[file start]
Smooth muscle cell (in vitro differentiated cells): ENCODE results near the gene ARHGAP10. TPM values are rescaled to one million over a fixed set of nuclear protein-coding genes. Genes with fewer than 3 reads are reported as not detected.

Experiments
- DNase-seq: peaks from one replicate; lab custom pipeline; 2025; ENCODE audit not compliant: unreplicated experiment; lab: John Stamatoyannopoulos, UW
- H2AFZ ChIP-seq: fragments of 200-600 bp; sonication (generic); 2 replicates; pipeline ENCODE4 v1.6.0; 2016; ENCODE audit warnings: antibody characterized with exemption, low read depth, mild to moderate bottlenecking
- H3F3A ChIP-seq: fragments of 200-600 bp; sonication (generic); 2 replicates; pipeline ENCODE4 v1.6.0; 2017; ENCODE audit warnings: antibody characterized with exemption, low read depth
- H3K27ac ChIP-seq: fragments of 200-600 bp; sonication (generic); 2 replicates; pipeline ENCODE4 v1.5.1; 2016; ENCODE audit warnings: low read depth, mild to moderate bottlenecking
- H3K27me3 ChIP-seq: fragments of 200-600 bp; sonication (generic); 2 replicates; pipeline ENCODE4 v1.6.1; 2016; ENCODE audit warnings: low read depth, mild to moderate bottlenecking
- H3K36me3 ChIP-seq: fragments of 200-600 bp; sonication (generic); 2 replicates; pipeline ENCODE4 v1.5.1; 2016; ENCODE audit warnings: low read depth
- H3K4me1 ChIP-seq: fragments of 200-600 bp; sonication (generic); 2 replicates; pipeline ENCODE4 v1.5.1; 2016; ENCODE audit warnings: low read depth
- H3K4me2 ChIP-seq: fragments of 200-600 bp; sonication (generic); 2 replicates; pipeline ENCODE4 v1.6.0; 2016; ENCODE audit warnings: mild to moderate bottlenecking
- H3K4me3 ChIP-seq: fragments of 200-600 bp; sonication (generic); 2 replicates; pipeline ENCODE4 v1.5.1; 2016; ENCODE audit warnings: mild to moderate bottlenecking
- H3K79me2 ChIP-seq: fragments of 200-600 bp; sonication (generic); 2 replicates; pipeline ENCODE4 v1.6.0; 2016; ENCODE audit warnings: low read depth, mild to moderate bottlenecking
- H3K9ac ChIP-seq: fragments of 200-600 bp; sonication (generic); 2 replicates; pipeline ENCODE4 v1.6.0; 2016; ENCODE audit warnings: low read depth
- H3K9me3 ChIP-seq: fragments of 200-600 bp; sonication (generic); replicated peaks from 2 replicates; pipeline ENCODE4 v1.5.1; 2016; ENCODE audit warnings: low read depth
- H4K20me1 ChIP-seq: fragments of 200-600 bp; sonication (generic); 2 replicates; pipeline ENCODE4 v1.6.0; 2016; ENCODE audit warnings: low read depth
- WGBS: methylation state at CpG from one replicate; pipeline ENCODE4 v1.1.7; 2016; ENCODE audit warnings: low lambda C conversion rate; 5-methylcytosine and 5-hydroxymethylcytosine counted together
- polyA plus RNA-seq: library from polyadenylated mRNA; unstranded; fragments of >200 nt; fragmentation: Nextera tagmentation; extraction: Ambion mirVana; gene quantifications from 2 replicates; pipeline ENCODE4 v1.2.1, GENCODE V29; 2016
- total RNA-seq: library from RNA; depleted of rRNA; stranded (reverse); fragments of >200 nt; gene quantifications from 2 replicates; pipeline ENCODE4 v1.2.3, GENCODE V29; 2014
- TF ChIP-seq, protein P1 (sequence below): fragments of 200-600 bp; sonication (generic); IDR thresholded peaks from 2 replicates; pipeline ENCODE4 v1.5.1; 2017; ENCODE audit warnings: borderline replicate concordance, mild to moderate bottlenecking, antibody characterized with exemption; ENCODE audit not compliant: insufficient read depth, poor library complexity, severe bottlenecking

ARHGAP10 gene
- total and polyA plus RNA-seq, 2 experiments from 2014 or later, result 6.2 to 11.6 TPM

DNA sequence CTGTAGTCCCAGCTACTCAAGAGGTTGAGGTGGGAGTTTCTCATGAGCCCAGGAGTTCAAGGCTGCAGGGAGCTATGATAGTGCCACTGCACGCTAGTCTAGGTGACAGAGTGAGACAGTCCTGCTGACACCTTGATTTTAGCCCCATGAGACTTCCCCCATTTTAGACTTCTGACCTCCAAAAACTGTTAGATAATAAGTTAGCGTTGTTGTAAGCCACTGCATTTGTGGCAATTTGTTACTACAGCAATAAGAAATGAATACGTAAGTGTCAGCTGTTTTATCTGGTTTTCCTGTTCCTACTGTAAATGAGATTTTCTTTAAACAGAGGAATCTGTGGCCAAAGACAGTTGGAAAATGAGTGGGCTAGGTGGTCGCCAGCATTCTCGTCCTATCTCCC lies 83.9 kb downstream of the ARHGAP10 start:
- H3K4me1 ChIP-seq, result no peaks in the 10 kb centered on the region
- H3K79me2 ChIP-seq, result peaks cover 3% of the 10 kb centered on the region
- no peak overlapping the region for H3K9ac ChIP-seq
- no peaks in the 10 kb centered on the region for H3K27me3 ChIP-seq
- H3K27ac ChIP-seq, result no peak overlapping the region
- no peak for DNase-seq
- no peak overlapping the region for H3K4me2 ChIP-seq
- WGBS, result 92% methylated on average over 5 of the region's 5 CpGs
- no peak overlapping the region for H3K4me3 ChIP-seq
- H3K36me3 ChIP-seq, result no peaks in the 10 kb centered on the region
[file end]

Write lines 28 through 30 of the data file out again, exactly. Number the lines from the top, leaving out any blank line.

- no peak for DNase-seq
- no peak overlapping the region for H3K4me2 ChIP-seq
- WGBS, result 92% methylated on average over 5 of the region's 5 CpGs